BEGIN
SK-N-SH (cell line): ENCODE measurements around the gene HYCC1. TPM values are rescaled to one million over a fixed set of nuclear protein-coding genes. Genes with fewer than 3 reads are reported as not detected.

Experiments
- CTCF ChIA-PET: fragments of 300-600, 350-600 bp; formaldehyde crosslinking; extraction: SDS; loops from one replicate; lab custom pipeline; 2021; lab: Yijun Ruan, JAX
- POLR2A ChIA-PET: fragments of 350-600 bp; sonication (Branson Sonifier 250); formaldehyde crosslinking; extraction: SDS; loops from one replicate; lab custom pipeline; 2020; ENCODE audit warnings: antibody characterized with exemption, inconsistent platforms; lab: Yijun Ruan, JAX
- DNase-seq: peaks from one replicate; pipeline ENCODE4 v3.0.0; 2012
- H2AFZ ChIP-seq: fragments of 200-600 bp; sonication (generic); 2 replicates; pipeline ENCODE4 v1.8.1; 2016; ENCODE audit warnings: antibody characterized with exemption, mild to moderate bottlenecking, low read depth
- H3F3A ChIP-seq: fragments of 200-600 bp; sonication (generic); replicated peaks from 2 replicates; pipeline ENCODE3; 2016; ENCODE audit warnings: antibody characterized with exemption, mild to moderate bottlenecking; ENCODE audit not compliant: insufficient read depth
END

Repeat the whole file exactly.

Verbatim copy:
SK-N-SH (cell line): ENCODE measurements around the gene HYCC1. TPM values are rescaled to one million over a fixed set of nuclear protein-coding genes. Genes with fewer than 3 reads are reported as not detected.

Experiments
- CTCF ChIA-PET: fragments of 300-600, 350-600 bp; formaldehyde crosslinking; extraction: SDS; loops from one replicate; lab custom pipeline; 2021; lab: Yijun Ruan, JAX
- POLR2A ChIA-PET: fragments of 350-600 bp; sonication (Branson Sonifier 250); formaldehyde crosslinking; extraction: SDS; loops from one replicate; lab custom pipeline; 2020; ENCODE audit warnings: antibody characterized with exemption, inconsistent platforms; lab: Yijun Ruan, JAX
- DNase-seq: peaks from one replicate; pipeline ENCODE4 v3.0.0; 2012
- H2AFZ ChIP-seq: fragments of 200-600 bp; sonication (generic); 2 replicates; pipeline ENCODE4 v1.8.1; 2016; ENCODE audit warnings: antibody characterized with exemption, mild to moderate bottlenecking, low read depth
- H3F3A ChIP-seq: fragments of 200-600 bp; sonication (generic); replicated peaks from 2 replicates; pipeline ENCODE3; 2016; ENCODE audit warnings: antibody characterized with exemption, mild to moderate bottlenecking; ENCODE audit not compliant: insufficient read depth